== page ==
Limits...
Factors influencing the diversity of iron uptake systems in aquatic microorganisms.

Desai DK, Desai FD, Laroche J - Front Microbiol (2012)

Bottom Line: A multivariate statistical approach demonstrated that in phototrophic organisms, there is a clear influence of the ecological niche on the diversity of Fe uptake systems.Extending the analyses to the metagenome database from the Global Ocean Sampling expedition, we demonstrated that the Fe uptake and homeostasis mechanisms differed significantly across marine niches defined by temperatures and dFe concentrations, and that this difference was linked to the distribution of microbial taxa in these niches.Using the dN/dS ratios (which signify the rate of non-synonymous mutations) of the nucleotide sequences, we identified that genes encoding for TonB, Ferritin, Ferric reductase, IdiA, ZupT, and Fe(2+) transport proteins FeoA and FeoB were evolving at a faster rate (positive selection pressure) while genes encoding ferrisiderophore, heme and Vitamin B12 uptake systems, siderophore biosynthesis, and IsiA and IsiB were under purifying selection pressure (evolving slowly).

View Article: PubMed Central - PubMed

Affiliation: Biological Oceanography Division, Helmholtz-Zentrum für Ozeanforschung Kiel (GEOMAR) Kiel, Germany.

ABSTRACT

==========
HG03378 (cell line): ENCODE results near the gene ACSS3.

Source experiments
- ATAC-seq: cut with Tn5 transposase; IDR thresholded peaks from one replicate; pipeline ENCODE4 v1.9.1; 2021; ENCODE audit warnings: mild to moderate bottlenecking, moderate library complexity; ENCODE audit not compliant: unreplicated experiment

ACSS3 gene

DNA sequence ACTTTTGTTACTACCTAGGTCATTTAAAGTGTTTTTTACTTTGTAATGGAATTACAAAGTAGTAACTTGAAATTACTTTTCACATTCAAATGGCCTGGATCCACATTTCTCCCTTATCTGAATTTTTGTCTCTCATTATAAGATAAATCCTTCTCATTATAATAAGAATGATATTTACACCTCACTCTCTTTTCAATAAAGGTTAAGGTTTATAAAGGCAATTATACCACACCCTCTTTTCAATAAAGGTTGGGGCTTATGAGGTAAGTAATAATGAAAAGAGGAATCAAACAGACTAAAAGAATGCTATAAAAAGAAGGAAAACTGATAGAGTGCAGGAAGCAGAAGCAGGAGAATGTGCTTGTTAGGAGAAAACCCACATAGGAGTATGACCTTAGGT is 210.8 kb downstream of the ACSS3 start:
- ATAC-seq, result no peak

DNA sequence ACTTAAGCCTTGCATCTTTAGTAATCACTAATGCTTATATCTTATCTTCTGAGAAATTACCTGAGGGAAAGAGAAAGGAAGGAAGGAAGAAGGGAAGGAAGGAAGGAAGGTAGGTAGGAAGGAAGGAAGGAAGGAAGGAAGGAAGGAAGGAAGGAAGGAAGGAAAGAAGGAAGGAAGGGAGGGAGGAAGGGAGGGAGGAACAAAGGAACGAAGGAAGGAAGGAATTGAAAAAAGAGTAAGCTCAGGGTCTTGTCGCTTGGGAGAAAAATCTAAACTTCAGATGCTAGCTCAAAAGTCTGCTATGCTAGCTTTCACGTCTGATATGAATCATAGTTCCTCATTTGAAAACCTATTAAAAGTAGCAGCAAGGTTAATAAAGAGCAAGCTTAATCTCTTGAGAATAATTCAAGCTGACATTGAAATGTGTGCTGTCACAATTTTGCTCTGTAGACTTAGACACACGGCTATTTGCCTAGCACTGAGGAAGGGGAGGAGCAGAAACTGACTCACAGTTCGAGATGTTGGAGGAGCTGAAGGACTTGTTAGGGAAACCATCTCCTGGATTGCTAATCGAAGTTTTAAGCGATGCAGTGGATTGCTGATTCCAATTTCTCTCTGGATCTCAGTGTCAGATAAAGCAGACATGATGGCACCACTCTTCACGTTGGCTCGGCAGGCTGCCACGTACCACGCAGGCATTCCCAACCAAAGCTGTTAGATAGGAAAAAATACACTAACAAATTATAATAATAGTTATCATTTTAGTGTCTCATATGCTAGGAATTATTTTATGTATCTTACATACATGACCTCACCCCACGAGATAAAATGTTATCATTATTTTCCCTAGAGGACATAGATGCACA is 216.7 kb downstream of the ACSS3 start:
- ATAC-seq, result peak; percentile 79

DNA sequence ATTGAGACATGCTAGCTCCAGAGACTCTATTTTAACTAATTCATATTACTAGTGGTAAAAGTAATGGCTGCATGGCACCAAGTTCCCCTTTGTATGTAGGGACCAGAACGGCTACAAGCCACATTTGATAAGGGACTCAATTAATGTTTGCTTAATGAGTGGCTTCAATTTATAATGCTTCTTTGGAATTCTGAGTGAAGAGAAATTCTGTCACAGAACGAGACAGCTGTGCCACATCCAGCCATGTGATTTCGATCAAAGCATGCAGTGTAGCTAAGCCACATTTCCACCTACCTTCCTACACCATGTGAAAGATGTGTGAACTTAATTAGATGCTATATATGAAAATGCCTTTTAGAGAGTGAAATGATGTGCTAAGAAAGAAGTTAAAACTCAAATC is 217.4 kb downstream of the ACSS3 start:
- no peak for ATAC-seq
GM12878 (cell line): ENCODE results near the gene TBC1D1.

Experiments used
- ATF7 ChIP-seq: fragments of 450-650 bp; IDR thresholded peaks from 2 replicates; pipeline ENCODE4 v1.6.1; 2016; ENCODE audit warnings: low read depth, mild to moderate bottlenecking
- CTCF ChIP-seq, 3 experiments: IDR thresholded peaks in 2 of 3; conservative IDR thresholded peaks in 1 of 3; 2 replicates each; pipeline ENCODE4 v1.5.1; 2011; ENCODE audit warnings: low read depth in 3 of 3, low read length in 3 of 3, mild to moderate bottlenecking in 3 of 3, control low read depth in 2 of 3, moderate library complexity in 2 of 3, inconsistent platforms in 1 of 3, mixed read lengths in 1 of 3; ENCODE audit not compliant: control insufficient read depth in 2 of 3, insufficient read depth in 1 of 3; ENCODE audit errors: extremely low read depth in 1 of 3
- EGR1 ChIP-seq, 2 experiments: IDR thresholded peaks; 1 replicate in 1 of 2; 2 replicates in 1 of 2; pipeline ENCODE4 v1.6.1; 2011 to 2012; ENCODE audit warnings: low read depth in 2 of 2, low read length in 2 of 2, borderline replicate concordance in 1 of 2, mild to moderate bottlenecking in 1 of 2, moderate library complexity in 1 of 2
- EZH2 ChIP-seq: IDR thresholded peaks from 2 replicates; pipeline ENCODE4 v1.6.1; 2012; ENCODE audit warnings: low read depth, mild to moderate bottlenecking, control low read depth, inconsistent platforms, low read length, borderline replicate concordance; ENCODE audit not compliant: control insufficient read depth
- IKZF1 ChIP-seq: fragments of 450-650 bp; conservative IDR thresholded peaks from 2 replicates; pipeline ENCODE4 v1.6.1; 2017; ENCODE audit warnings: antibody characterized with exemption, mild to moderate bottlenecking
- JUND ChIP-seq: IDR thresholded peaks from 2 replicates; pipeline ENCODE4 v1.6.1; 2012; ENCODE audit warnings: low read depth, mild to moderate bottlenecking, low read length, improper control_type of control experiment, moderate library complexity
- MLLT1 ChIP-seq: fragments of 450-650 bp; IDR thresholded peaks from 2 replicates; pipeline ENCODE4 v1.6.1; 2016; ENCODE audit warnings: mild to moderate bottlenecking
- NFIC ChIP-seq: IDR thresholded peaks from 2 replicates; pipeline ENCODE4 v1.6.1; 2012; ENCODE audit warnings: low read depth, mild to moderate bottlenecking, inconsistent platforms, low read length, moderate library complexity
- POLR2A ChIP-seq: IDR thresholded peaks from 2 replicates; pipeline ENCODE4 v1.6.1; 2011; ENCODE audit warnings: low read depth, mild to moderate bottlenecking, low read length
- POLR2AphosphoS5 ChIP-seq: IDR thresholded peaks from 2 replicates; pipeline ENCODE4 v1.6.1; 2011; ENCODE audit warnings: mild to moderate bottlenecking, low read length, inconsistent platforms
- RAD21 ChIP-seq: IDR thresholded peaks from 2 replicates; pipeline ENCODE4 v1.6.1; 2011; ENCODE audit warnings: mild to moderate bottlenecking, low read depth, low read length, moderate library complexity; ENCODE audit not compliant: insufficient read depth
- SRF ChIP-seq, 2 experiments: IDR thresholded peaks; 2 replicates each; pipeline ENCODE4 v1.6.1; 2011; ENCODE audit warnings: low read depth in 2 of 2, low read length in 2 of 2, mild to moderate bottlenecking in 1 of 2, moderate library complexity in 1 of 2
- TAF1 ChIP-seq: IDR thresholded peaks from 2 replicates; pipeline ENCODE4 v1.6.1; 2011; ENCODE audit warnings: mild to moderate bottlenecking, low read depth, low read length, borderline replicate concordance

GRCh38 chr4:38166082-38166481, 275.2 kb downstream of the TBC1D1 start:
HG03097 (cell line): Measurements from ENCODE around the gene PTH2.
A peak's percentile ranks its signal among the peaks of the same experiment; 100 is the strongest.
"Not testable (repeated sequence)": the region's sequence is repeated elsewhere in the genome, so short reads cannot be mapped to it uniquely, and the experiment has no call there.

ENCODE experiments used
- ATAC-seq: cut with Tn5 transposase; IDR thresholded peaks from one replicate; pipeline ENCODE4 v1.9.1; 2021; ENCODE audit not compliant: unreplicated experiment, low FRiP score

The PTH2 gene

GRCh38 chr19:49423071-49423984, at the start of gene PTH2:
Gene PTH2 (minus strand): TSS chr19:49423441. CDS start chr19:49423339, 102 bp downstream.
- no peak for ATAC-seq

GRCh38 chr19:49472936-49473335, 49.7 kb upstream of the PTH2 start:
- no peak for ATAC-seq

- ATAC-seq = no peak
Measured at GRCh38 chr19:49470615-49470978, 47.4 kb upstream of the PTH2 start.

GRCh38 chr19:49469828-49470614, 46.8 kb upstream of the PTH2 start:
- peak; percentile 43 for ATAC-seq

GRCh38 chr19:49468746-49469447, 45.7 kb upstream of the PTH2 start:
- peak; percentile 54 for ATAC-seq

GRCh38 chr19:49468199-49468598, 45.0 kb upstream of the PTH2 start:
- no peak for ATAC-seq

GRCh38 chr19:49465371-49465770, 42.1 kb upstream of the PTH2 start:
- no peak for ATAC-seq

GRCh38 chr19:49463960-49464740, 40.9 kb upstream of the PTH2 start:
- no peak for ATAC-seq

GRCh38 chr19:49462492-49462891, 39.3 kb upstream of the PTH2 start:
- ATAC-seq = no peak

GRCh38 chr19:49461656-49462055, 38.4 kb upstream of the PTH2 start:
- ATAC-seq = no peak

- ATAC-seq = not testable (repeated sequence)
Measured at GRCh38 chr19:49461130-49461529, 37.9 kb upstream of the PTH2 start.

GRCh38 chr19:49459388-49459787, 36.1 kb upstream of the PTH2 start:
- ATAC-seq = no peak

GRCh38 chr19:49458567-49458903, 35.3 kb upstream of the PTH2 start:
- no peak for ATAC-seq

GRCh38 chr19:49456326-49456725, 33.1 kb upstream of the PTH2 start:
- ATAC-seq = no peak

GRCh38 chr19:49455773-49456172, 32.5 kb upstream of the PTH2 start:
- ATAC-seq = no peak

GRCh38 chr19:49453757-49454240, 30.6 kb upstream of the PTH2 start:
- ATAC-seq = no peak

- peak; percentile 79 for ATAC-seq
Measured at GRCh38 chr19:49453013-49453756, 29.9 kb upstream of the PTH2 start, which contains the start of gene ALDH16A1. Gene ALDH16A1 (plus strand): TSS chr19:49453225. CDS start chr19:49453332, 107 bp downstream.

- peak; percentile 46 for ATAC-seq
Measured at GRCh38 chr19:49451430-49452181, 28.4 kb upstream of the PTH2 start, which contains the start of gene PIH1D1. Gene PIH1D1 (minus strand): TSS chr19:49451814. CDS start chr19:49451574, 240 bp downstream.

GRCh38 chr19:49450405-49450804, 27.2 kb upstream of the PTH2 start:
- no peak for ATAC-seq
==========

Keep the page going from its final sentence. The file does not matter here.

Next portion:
Iron (Fe) is an essential micronutrient for many processes in all living cells. Dissolved Fe (dFe) concentrations in the ocean are of the order of a few nM, and Fe is often a factor limiting primary production. Bioavailability of Fe in aquatic environments is believed to be primarily controlled through chelation by Fe-binding ligands. Marine microbes have evolved different mechanisms to cope with the scarcity of bioavailable dFe. Gradients in dFe concentrations and diversity of the Fe-ligand pool from coastal to open ocean waters have presumably imposed selection pressures that should be reflected in the genomes of microbial communities inhabiting the pelagic realm. We applied a hidden Markov model (HMM)-based search for proteins related to cellular iron metabolism, and in particular those involved in Fe uptake mechanisms in 164 microbial genomes belonging to diverse taxa and occupying different aquatic niches. A multivariate statistical approach demonstrated that in phototrophic organisms, there is a clear influence of the ecological niche on the diversity of Fe uptake systems. Extending the analyses to the metagenome database from the Global Ocean Sampling expedition, we demonstrated that the Fe uptake and homeostasis mechanisms differed significantly across marine niches defined by temperatures and dFe concentrations, and that this difference was linked to the distribution of microbial taxa in these niches. Using the dN/dS ratios (which signify the rate of non-synonymous mutations) of the nucleotide sequences, we identified that genes encoding for TonB, Ferritin, Ferric reductase, IdiA, ZupT, and Fe(2+) transport proteins FeoA and FeoB were evolving at a faster rate (positive selection pressure) while genes encoding ferrisiderophore, heme and Vitamin B12 uptake systems, siderophore biosynthesis, and IsiA and IsiB were under purifying selection pressure (evolving slowly).